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October 20th, 2017

Insight

Obama calling the kettle black

Ed Rogers

By Ed Rogers The Washington Post

Published May 17, 2016

Obama calling the kettle black

Apparently, Republicans aren't the only ones made a little crazy by the rise of Trump.

As I travel in the United States and overseas, Donald Trump is all anybody wants to talk about. Even President Obama can't resist, even though he probably should.

Just yesterday, The Washington Post's Greg Jaffe wrote a piece entitled, "Obama assails Trump's wall in Rutgers commencement speech." In his speech, the president never mentioned Trump by name, but made multiple references that were clearly about The Donald.

The president has already spoken on the record a few times about Trump's 2016 campaign. Who thinks it is appropriate or helpful for the president to use no less than the distinguished, formal forum of a commencement address to lambaste Trump?

In one of his swipes at Trump, President Obama said, "If we get on a plane, we say we really want a pilot to be able to pilot the plane. And yet, in our public lives, we certainly think, 'I don't want somebody who's done it before.'"

It is ironic that President Obama, who had no real relevant experience when he was elected president, now calls for political leaders with experience.

The president's ego would never let him see the similarities he has with Trump.

Like Trump, Obama was an outsider when he ran. Like Trump, Obama didn't really know much about Washington. Like Trump, Obama did not have an informed worldview or know much about our foreign allies, our international obligations or our enemies.

Yet the president doesn't have any inhibitions about highlighting Trump's political inexperience. Suddenly, the president thinks the best solutions are offered by seasoned pros. It's almost amusing.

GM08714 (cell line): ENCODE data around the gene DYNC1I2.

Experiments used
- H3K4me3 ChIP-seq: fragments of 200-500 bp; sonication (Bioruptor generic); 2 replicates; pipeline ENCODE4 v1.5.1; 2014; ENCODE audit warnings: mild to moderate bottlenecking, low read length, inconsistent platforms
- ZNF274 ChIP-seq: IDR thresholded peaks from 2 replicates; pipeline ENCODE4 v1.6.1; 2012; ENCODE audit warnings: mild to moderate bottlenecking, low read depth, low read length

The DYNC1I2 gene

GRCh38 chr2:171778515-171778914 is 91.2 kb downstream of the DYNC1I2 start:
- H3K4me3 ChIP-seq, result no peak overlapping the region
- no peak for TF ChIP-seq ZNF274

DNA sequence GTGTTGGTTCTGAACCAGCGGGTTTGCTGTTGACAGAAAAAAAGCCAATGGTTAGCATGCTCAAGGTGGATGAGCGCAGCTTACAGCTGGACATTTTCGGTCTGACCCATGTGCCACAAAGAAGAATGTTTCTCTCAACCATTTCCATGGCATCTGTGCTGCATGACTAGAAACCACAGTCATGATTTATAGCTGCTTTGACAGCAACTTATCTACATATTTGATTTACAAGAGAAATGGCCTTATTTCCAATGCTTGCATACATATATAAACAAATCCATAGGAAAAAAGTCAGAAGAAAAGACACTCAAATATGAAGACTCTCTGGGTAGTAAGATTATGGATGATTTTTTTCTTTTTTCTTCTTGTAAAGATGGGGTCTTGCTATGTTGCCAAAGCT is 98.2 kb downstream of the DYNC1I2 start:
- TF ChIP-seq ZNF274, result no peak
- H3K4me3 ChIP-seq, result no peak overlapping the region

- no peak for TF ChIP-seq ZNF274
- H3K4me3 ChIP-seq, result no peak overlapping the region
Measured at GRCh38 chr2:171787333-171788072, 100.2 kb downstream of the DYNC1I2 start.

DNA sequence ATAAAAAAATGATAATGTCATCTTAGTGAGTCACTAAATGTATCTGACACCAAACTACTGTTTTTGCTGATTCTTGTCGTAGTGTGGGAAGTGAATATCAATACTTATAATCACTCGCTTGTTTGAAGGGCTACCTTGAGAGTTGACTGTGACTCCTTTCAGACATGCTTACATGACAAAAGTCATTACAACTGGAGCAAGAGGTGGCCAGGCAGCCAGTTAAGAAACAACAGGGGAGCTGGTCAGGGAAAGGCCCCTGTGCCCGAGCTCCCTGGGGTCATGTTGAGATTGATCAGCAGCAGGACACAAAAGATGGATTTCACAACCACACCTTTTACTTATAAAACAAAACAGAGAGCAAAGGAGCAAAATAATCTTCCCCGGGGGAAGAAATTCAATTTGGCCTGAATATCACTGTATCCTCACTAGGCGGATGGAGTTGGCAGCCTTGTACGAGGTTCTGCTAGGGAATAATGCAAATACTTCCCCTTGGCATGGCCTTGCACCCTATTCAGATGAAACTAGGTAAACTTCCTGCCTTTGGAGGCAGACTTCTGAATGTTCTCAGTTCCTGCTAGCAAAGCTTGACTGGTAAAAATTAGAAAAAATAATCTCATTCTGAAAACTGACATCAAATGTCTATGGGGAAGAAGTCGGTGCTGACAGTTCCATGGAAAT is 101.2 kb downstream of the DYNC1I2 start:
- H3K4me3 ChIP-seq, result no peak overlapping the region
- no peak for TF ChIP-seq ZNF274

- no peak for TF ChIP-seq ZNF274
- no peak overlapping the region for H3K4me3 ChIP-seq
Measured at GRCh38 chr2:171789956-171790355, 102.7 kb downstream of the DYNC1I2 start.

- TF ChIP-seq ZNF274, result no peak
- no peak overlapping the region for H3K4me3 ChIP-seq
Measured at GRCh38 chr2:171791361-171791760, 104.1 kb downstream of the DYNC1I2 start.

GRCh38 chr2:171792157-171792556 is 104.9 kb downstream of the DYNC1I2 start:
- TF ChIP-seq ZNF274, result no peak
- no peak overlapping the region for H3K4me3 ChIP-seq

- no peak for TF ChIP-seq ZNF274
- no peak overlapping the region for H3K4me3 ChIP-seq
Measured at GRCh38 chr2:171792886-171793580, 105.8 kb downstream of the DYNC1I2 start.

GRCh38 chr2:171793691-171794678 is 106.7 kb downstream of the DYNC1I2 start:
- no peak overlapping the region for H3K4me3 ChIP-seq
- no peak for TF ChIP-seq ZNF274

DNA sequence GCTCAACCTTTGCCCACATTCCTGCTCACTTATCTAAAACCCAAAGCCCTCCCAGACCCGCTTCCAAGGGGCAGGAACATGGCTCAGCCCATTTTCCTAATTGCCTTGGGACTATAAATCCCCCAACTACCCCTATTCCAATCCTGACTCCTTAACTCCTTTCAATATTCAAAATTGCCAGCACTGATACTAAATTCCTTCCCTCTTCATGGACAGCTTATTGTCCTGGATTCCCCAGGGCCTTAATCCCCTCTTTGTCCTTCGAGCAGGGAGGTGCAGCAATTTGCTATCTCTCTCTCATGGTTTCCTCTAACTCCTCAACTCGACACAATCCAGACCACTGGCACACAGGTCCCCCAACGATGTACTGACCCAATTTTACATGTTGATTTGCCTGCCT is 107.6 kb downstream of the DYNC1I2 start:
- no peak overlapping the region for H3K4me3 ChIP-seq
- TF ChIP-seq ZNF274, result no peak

Anyway, the president's obsession with Trump is not flattering. Obviously, he wants to do what he can to weaken Trump politically, but his preoccupation actually makes the presumptive GOP nominee look stronger.

The best thing Obama could do for Hillary Clinton and the Democratic ticket is to not let Trump get under his skin and to mostly stay in the background. His job approval numbers have been slowly improving this year, but getting into hand-to-hand combat with Trump will make the president look small.

To make a difference for his party, the president's approval rating needs to get over 50 percent. It stands to reason that the Democrats will have an easier time in November if a majority of people think more of the same is desirable.

Regardless, Obama isn't exactly ending his presidency on a high note in any category. Most people have tuned this president out. He has limited appeal beyond a core group of liberals who will never support Trump anyway.

Being part of the 2016 shouting match won't help his legacy or Clinton's chances in November. Actually, the best politics for both sides would be for Obama to talk less about Trump, and for Trump to talk more about Obama.

Previously:
03/29/16: Can we talk about Ted Cruz?
03/10/16: After Tuesday's results, all eyes are on Paul Ryan and Mitch McConnell

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Ed Rogers is a a political consultant and a veteran of the White House and several national campaigns. He is the chairman of the lobbying and communications firm BGR Group, which he founded with former Mississippi Gov. Haley Barbour in 1991."

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